What is Polar Curve in Illumination?

Power SystemsUtilisation of Electrical PowerUtilization of Electrical EnergyElectrical Engineering

Polar Curves

The plots drawn between the candle power and angular position are known as polar curves. Due to unsymmetrical shape of the lamps, the luminous intensity is not uniform in all directions. The luminous intensity in all directions can be represented with the help of polar curves.

The polar curves are drawn by taking the luminous intensities in various directions at an equal angular displacement in the sphere. A radial ordinate pointing in any particular direction on a polar curve represents the luminous intensity of the source when it is viewed from the direction.

Therefore, the polar curves are classified into two types viz. −

  • Horizontal Polar Curve

  • Vertical Polar Curve

Horizontal Polar Curve

When a curve is plotted between the candle power and the angular position, and the candle power is measured in the horizontal plane about the vertical axis, then the polar curve is called the horizontal polar curve.

Figure-1 shows the typical horizontal polar curve for an ordinary lamp. In this curve, the dip at 90° is due to coiled coil filament.

Vertical Polar Curve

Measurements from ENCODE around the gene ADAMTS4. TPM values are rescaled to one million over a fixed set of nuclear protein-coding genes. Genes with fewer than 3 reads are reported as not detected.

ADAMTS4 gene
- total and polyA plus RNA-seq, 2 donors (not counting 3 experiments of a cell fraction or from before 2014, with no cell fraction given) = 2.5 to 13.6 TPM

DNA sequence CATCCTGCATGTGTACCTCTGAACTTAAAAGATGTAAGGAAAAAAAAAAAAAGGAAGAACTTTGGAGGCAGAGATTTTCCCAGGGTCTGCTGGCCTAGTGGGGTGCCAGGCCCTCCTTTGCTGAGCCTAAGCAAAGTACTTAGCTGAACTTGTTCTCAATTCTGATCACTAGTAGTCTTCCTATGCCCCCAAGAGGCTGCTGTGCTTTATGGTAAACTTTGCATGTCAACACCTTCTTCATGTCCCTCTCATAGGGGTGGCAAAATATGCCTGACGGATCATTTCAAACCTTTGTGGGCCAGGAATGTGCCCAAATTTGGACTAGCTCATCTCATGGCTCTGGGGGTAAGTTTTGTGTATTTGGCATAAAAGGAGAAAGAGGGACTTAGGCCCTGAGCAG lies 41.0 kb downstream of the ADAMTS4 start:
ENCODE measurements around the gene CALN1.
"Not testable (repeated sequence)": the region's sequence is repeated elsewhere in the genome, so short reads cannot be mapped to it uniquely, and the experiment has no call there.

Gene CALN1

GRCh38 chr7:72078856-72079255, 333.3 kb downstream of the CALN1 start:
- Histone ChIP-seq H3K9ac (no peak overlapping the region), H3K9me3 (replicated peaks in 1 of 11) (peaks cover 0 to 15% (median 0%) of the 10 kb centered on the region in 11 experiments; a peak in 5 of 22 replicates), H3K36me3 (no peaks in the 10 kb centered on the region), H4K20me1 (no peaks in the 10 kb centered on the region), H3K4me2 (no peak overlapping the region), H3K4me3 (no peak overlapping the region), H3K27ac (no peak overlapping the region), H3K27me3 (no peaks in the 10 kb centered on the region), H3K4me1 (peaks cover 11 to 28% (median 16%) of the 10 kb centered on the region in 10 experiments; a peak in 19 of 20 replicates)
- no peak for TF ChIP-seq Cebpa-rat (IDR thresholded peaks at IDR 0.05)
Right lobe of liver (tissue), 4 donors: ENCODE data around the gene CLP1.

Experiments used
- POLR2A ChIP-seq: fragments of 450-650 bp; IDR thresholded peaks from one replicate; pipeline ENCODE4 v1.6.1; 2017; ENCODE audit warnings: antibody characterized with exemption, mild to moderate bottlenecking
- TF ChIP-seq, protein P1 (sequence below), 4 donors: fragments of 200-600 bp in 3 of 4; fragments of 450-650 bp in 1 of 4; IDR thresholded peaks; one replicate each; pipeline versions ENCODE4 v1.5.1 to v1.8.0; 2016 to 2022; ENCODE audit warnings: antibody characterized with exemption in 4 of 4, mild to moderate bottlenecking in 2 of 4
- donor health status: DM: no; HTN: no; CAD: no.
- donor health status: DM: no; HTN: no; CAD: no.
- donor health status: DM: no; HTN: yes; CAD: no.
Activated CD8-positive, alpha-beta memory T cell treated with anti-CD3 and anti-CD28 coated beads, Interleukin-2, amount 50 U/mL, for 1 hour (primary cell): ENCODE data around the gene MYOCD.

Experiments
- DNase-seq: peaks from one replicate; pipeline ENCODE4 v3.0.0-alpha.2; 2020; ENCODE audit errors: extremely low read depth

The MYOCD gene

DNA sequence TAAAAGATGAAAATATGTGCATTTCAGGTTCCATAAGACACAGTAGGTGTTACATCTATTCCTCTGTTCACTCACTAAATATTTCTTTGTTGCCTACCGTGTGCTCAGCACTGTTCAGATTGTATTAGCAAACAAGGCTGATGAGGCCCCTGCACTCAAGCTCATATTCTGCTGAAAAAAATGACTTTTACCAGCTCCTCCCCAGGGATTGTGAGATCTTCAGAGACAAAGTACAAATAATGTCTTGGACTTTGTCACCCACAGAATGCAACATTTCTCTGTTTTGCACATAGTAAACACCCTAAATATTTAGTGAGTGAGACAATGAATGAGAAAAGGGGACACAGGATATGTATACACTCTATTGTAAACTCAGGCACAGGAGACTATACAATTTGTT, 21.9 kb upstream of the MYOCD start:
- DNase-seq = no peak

When a curve is plotted between the candle power and the angular position, and the candle power is measured in the vertical plane about the horizontal axis, then the polar curve is called the vertical polar curve.

A typical vertical polar curve for an ordinary lamp is shown in Figure-2. The depression at 180° in the vertical polar curve is due to the position of the lamp holder.

Polar curves are used to determine the following

  • The actual illumination of a surface.

  • Mean horizontal candle power (MHCP).

  • Mean spherical candle power (MSCP).

Note – The mean spherical candle power (MSCP) of a symmetrical source of light can be determined using the polar curves by means of Rousseau's Construction.

Rousseau's Construction

Consider a vertical polar curve in the form of two lobes that are symmetrical about the vertical axis YOY'. A simple Rousseau's curve is shown in Figure-3.

The steps followed for the construction of the Rousseau's curve are −

  • Step (1) – Draw a circle with any convenient radius with 'O' as center.

  • Step (2) – Draw a line 'AB' parallel to the axis YOY' and is equal to the diameter of the circle.

  • Step (3) – Draw any line OPQ meeting the polar curve at P and the circle at Q. Now, let the projection be 'X' onto the parallel line 'AB'.

  • Step (4) – At 'X', erect an ordinate as XC = OP.

  • Step (5) – Now from the line 'AB' ordinate equals the corresponding radius on the polar curve are set up such as YD = OR, ZE = OS and so on.

  • Step (6) – The curve ACDEFBA so obtained by joining these ordinates is known as Rousseau's curve.

The mean ordinate of the Rousseau's curve gives the mean spherical candle power (MSCP) of the lamp having polar curve given in Figure-3.

Therefore, the mean ordinate of the curve is,

$$\mathrm{Mean\: ordinate\: =\: \frac{Area\: of\: \mathit{ACDEFBA}}{Length\: of\: \mathit{AB}}}$$

Where, the area under curve can be determined by using a graph or by Simpson's rule.

raja
Updated on 06-Apr-2022 08:32:29

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